Social Anxiety Specialist

Psychiatry and Counseling located in Ann Arbor, Clarkston, Fort Gratiot, Lansing, Monroe, Plymouth, Wayne, Wixom and Wyandotte, MI

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Social Anxiety

If you’re so scared of talking to other people you stay at home and avoid interactions whenever possible, you might have social anxiety disorder. For people experiencing these problems, the team at Pure Psychiatry of Michigan provide expert help at the offices in Lansing, Monroe, Plymouth, Wayne, Wixom, and Wyandotte, Michigan. Our team can relieve disabling social anxiety and enable you to live life to the full. To benefit from their expertise, call the Pure Psychiatry of Michigan office today or book an appointment online.

What is social anxiety disorder?

Social anxiety disorder or social phobia is a fear of interacting with other people that’s so intense you avoid social situations.

While feeling nervous before giving a presentation at work or school or having some anxiety about a formal social occasion is perfectly normal, the extreme feelings you experience with social anxiety disorder are not.

The anxiety usually stems from self-consciousness and fear of other people passing negative judgments on you. These feelings are so overwhelming you would rather miss out on the enjoyment of socializing or the benefits of engaging with other people, preferring to isolate yourself at home.

Social anxiety disorder can be a chronic problem. Fortunately, Pure Psychiatry of Michigan can help you gain more confidence and reduce the effects of your condition.

How is social anxiety disorder diagnosed?

Your provider assesses your symptoms to see if they match those of social anxiety disorder. They might need to rule out problems like substance abuse that could be triggering your symptoms. Your provider might also ask you to fill in a questionnaire about your social anxiety symptoms.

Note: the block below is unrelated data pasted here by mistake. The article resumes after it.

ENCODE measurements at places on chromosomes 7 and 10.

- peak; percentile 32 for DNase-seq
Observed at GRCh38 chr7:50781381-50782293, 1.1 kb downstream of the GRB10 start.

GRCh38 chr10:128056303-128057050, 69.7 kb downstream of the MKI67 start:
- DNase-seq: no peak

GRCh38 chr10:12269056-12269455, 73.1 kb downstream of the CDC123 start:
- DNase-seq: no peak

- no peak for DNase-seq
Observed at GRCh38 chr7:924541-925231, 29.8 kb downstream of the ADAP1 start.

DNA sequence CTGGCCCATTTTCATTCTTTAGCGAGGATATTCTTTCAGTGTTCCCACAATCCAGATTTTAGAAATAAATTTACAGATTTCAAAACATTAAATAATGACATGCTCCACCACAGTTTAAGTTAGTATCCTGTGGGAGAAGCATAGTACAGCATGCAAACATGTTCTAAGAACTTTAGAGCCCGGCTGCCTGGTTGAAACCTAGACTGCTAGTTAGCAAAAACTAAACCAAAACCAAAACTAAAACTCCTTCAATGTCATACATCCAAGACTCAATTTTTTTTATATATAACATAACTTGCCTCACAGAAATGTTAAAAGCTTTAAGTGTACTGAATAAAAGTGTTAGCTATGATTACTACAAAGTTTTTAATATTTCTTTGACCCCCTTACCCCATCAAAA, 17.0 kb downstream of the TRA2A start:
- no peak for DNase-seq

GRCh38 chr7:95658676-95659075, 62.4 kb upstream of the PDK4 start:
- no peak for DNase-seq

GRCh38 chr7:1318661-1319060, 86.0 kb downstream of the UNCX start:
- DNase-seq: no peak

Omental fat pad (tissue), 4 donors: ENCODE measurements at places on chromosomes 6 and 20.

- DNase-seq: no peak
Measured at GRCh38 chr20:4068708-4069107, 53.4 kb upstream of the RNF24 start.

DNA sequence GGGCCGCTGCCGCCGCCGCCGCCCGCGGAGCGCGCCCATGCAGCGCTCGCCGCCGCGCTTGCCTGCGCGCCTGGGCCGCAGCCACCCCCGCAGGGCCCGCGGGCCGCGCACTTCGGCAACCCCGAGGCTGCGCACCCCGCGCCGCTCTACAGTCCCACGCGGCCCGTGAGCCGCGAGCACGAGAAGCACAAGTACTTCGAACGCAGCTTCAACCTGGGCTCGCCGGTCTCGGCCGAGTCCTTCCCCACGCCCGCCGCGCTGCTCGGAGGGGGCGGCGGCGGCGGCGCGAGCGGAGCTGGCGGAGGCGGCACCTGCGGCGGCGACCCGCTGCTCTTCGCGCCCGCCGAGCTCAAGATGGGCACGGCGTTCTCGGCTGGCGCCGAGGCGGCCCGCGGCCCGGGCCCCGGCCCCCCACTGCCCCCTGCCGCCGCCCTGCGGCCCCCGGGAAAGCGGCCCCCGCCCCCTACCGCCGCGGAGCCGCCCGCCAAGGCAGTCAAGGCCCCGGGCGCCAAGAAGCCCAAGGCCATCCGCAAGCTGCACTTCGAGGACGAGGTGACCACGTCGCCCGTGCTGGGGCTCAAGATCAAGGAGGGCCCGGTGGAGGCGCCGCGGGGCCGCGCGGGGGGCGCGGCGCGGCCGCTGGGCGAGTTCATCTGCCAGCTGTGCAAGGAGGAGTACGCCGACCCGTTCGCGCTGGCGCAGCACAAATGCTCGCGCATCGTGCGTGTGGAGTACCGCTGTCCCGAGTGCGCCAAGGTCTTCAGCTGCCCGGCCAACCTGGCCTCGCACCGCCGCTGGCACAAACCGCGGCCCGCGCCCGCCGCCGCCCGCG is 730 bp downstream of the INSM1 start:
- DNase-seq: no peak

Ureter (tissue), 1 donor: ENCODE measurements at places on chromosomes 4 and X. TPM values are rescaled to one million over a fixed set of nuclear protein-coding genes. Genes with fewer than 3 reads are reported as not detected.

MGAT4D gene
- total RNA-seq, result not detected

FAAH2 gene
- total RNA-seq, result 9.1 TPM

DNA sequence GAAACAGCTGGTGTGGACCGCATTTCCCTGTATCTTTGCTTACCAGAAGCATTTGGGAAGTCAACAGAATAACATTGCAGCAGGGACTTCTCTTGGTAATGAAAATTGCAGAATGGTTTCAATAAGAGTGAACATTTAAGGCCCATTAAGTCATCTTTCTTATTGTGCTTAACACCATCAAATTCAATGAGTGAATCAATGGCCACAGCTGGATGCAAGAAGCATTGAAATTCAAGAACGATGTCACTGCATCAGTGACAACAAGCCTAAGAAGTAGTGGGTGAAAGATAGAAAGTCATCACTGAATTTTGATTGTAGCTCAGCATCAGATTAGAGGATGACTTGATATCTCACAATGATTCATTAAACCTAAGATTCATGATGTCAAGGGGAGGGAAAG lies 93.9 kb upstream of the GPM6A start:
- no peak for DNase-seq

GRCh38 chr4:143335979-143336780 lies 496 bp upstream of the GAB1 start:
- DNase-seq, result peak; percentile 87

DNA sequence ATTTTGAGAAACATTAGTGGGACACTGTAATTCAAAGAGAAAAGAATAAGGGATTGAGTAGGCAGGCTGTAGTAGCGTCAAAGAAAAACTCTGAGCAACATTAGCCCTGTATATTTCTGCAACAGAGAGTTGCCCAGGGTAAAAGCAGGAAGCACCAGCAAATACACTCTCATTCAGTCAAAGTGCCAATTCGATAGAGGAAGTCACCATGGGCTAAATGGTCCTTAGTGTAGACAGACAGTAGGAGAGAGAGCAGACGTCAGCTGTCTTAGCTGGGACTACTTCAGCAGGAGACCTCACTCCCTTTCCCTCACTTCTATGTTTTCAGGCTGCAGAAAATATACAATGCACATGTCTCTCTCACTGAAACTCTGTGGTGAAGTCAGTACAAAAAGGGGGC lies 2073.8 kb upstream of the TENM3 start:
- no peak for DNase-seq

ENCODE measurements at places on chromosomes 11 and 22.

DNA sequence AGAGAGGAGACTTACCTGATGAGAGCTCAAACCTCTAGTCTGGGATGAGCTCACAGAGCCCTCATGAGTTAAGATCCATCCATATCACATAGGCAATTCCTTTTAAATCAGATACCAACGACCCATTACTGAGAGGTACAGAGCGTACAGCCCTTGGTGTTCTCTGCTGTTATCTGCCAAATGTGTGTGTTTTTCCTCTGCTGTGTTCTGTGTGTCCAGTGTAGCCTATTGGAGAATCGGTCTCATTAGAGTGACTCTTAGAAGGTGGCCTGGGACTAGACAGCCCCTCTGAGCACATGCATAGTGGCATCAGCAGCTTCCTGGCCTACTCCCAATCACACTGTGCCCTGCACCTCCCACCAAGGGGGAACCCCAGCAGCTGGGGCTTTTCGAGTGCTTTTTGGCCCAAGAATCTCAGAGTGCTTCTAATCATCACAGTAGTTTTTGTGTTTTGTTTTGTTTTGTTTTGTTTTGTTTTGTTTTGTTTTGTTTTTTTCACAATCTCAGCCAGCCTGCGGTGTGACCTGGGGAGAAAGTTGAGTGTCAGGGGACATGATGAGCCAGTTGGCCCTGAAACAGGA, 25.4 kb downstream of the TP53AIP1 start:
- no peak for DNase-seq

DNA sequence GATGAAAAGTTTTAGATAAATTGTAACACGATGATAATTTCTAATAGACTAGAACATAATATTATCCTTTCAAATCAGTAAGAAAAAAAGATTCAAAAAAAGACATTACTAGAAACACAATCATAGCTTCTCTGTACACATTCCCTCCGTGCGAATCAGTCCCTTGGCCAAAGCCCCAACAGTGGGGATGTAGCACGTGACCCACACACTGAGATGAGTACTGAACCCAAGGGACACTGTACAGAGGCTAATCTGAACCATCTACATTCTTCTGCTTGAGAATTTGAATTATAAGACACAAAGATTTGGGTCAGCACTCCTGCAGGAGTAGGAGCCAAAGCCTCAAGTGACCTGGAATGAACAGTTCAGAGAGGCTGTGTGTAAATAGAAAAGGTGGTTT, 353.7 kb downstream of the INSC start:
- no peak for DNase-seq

The primary indicator of social anxiety disorder is persistent, overwhelming fear of specific social situations. The reason for this fear is your belief that other people are likely to react negatively to you, embarrass you, or humiliate you.

The anxiety needs to be so intense that it’s out of proportion to any threat. You avoid the situations or endure them only with extreme difficulty, which affects your ability to lead a normal life.

The treatment your provider at Pure Psychiatry of Michigan recommends for social anxiety disorder depends on how much the symptoms are affecting your everyday life.

What treatments help with social anxiety disorder?

One of the main treatments is psychotherapy, which helps most patients with social anxiety disorder. Cognitive-behavioral therapy (CBT) is particularly beneficial. It shows you how to recognize the negative thoughts at the root of your social anxiety disorder and change them. CBT also helps you gain the skills to be more confident in social situations.

Antidepressant medications like paroxetine and sertraline, which are selective serotonin reuptake inhibitors (SSRIs), can help with persistent social anxiety symptoms. Venlafaxine, which is a slightly different drug (an SNRI or serotonin-norepinephrine reuptake inhibitor), can also be helpful for some patients.

Anti-anxiety medications like benzodiazepines and beta-blockers, which reduce your heart rate and blood pressure, might be helpful for specific social occasions. However, they aren’t generally recommended for ongoing social anxiety disorder treatment.

To find a solution to your social anxiety disorder, call Pure Psychiatry of Michigan today or book an appointment online.